The thing is, I think many of us do know why we get fat. There is a science behind hormones (which can get fucked by endocrine disruptors and prescription pills) and yes, insulin, as Taubes proposes, can inhibit our bodies abilities to burn fat. This is something Dr. Mark Hyman also promotes along the TV circuit and is really nothing new. What needs to be clarified, and yet is consistently muddled, is that fat in and of itself is not a clear marker of health or disease.
So what does Taubes recommend? “…diets that are severely restricted in fattening carbohydrates and rich in animal products—meat, eggs, cheese—and green leafy vegetables are arguably the best approach, if not the healthiest diet to eat. Not only does weight go down when people eat like this, but heart disease and diabetes risk factors are reduced. Ethical arguments against meat-eating are always valid; health arguments against it can no longer be defended.”
While I agree that the data demonizing red meat – intrinsically – is skewed, Taubes is very selective not to include the boat loads of reputable research that shows eating a plant-based diet significantly reduces heart disease and diabetes risks. But what’s worse than this omission, is that he prescribes a diet for an entire population. This is precisely what we need to stop doing not only because, yes, there is a very important ethical (and political!) component dictating what and how we eat (at least, there should be!), but also because we are not all the same physiologically and our bodies – go figure – are different! That sort of thinking baffles me – it’s just like thinking that everyone should follow the MyPlate model which overtly recommends dairy intake and grain intake – both of which many of the population are intolerant of. What’s worse, is it again gets people accustomed to thinking they have to be prescribed a way of eating rather than empowered to think for themselves and to become political and ethical in the process, all on their own terms.
But what Taubes also fails to note is that the entire premise that we all need to be saved from this monstrosity that is obesity is a hoax. Put aside the fact that the stats are sketchy given the questionable tool used to diagnose us all – BMI – and focus instead on the idea that fat bodies are inherently unhealthy. This is just not true at all! Why do reputable health advocacy groups keep promoting this bullshit? For example, there’s the fact that a fat patient undergoing CABG in the state is significantly more likely to be alive several years later than is a normal-weight person. There’s also the fact that “overweight” has been shown to be protective in the over 65 population, and that “Class I,” or “moderate,” obesity carries the same risks as “normal” weight in that same population. It is only as weights rise more dramatically than simply “moderate” obesity that so too does risk. But if weight loss is not the answer to our health problems, what is? The single best thing any body of any size can do is move.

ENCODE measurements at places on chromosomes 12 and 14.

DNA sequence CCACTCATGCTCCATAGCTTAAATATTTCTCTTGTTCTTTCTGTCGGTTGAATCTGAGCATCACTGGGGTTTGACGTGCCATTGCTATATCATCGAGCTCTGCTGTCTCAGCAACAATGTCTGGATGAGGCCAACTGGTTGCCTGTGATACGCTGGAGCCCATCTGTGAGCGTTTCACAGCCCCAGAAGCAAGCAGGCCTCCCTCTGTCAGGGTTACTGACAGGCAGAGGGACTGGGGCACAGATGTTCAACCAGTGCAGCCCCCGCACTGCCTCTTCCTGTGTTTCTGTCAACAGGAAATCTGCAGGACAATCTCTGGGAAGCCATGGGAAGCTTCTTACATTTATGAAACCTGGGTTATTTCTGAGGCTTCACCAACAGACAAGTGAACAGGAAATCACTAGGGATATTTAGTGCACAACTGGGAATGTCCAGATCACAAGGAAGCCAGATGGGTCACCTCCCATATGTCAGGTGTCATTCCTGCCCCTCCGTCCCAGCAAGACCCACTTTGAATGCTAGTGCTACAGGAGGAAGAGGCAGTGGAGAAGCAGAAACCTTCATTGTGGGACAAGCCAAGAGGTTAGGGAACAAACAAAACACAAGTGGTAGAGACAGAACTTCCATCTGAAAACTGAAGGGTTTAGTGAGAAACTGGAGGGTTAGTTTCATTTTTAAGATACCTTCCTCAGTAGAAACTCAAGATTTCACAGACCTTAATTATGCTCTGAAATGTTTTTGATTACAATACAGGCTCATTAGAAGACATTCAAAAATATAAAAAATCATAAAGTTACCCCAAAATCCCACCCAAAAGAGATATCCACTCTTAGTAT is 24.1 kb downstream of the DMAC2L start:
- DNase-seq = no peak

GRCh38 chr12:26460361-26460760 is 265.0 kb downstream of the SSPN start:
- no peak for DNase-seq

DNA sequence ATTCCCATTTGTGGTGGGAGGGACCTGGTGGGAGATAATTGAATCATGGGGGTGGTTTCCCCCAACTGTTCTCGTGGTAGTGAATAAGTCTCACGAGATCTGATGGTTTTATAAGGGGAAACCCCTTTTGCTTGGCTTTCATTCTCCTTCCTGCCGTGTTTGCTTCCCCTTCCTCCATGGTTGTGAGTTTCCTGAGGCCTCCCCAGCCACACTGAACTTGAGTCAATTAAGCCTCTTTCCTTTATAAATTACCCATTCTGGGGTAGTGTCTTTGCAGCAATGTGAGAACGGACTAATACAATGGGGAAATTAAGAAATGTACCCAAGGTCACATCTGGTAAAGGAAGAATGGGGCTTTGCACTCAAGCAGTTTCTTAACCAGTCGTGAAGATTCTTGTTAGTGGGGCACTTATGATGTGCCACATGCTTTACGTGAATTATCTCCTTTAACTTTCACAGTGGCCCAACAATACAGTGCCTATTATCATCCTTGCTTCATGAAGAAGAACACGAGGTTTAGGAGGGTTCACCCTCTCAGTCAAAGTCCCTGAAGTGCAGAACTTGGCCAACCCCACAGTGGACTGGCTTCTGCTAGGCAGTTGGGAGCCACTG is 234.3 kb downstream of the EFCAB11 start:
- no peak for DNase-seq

The fact of the matter is that we do not need to wage a war on obesity to improve the collective health of’ the nation. We do not, and should not, assign a scarlet letter to fat adults and children and make them the representative of what’s “wrong” with our society. We need to be adamant that people of all sizes deserve equitable treatment by law and by a human conscience. We all deserve to be healthful – yes, even those of us who are not part of the “crisis” by BMI ranking. We need to understand that what and why we eat is a complex web with sticky strings coming from culture, ethics, politics and that our size is dictated by another complex web including environment, genetics, access and more factors than we could possibly fathom. We need to FIGHT for the right for all of us to have peace in our minds and bodies, to be empowered to be whatever size our bodies land at when we are treating ourselves well and understand that not all of us have the means or will to do even that.
The Weight of the Nation is telling an old and tired fable and the only moral we get from the story is that our government still doesn’t know the complexity of the problem. And worse perhaps, is contributing wildly to a problem it has falsely defined.
The Cranky One